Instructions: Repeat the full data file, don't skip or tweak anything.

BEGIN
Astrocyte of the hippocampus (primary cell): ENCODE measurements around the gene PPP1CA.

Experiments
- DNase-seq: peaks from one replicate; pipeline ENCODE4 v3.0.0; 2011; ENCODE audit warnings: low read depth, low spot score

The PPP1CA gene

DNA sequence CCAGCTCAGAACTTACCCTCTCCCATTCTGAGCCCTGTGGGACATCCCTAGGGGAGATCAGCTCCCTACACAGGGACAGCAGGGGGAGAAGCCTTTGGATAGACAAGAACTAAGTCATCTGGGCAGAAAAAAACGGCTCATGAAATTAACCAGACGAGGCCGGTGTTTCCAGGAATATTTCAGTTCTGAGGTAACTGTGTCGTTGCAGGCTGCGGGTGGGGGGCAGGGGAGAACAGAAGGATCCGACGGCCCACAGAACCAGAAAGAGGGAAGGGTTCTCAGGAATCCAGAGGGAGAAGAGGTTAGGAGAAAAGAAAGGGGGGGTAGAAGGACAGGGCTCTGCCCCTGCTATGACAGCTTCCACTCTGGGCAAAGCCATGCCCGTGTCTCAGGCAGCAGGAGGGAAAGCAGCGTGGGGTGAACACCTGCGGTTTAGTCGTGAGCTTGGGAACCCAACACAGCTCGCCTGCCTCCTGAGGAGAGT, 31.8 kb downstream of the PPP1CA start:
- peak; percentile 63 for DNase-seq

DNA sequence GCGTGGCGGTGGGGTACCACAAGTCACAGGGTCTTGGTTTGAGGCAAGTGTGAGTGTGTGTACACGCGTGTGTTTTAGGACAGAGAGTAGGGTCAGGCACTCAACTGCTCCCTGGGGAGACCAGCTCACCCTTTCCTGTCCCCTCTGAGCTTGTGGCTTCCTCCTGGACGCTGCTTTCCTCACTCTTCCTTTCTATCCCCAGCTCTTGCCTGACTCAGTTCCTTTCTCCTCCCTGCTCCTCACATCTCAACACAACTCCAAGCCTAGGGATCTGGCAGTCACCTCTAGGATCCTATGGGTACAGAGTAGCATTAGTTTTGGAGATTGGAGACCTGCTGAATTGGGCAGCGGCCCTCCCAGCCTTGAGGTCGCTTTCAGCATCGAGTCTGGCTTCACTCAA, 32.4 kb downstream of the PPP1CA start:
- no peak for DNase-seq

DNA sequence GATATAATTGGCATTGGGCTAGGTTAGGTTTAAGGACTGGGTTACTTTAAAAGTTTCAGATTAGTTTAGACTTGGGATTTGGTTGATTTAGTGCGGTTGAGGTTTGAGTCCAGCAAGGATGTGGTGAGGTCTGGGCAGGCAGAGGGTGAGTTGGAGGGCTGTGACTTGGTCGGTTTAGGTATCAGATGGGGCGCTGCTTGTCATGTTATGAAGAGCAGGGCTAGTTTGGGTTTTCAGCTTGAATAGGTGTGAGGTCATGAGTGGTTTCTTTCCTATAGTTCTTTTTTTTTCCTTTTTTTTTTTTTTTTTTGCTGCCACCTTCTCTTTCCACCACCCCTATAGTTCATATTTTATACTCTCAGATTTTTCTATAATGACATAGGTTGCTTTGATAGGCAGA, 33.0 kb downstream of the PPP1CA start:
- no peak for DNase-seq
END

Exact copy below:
Astrocyte of the hippocampus (primary cell): ENCODE measurements around the gene PPP1CA.

Experiments
- DNase-seq: peaks from one replicate; pipeline ENCODE4 v3.0.0; 2011; ENCODE audit warnings: low read depth, low spot score

The PPP1CA gene

DNA sequence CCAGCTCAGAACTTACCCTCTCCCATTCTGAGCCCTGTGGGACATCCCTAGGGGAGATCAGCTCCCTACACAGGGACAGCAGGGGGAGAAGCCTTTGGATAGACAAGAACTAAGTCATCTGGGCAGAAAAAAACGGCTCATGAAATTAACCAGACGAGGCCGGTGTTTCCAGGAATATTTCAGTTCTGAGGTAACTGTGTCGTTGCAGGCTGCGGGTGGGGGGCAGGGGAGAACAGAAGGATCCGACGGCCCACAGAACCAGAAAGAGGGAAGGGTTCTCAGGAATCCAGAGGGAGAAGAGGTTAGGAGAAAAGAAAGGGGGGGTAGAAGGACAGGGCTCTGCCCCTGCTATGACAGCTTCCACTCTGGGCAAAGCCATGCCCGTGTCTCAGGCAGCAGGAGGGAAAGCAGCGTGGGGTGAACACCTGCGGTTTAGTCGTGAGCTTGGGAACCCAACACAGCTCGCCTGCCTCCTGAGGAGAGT, 31.8 kb downstream of the PPP1CA start:
- peak; percentile 63 for DNase-seq

DNA sequence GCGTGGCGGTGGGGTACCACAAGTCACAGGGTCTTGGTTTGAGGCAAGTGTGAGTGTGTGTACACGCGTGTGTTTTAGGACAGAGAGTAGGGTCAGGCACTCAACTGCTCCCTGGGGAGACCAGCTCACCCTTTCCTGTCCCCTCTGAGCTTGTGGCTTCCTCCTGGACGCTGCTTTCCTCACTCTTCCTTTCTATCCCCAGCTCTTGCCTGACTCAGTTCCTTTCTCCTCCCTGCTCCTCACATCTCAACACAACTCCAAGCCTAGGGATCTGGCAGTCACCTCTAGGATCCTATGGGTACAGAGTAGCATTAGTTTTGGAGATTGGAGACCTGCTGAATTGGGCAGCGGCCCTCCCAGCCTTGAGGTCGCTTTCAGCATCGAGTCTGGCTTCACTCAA, 32.4 kb downstream of the PPP1CA start:
- no peak for DNase-seq

DNA sequence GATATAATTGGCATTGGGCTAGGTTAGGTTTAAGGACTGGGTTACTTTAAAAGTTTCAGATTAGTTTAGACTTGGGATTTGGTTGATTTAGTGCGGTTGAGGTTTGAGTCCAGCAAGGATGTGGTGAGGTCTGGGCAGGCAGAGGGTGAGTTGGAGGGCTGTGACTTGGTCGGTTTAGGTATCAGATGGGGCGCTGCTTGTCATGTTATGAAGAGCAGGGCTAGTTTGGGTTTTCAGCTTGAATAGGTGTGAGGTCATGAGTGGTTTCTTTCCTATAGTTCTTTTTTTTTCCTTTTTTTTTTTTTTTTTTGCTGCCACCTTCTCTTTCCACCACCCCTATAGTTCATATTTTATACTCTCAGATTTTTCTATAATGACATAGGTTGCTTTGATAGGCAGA, 33.0 kb downstream of the PPP1CA start:
- no peak for DNase-seq